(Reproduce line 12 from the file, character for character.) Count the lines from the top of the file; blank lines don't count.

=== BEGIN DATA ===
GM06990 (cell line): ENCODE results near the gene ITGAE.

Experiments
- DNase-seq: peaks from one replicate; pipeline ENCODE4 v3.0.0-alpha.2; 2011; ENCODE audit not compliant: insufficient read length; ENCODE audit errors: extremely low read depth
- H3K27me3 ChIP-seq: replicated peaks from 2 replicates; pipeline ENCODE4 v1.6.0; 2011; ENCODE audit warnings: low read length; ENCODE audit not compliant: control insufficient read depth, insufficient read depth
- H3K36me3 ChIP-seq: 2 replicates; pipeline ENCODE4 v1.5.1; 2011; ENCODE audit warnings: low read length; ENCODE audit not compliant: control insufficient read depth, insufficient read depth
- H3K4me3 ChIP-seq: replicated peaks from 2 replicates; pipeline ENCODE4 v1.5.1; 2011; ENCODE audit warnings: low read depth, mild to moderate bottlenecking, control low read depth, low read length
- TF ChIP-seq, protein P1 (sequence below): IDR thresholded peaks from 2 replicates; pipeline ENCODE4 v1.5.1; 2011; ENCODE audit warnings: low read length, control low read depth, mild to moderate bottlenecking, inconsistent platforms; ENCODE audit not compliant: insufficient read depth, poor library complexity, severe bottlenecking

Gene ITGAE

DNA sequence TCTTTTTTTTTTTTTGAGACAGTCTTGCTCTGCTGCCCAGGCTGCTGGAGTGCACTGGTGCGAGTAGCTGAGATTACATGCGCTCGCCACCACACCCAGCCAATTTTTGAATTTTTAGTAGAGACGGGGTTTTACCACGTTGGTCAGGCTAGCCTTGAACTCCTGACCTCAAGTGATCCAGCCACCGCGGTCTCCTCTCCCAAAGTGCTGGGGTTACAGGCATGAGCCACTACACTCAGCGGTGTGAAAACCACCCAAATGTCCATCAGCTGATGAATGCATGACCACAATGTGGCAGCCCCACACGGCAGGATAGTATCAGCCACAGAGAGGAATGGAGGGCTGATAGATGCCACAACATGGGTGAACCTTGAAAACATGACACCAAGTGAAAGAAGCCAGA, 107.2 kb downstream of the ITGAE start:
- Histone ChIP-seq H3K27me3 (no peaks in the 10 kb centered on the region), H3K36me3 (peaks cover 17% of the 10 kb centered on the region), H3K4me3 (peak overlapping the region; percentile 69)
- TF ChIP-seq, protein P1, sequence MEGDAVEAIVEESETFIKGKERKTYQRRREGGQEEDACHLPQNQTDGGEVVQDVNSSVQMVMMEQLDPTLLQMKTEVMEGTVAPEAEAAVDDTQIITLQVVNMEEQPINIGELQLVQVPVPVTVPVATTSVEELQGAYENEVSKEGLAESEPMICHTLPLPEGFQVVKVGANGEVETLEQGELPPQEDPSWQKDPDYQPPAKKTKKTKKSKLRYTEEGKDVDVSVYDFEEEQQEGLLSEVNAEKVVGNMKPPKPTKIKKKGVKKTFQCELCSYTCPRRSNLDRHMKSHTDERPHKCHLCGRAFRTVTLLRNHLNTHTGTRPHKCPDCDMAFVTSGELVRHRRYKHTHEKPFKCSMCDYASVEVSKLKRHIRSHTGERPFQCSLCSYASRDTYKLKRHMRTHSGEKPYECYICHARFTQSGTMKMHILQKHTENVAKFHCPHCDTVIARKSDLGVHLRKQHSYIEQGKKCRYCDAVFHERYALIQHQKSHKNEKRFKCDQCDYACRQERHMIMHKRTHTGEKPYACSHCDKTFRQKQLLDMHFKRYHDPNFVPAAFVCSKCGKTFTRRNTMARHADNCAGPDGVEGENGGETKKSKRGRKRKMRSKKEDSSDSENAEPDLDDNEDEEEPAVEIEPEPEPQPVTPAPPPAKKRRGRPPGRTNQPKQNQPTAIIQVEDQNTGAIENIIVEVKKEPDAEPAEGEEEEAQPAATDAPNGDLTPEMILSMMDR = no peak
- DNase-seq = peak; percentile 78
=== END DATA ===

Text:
- DNase-seq = peak; percentile 78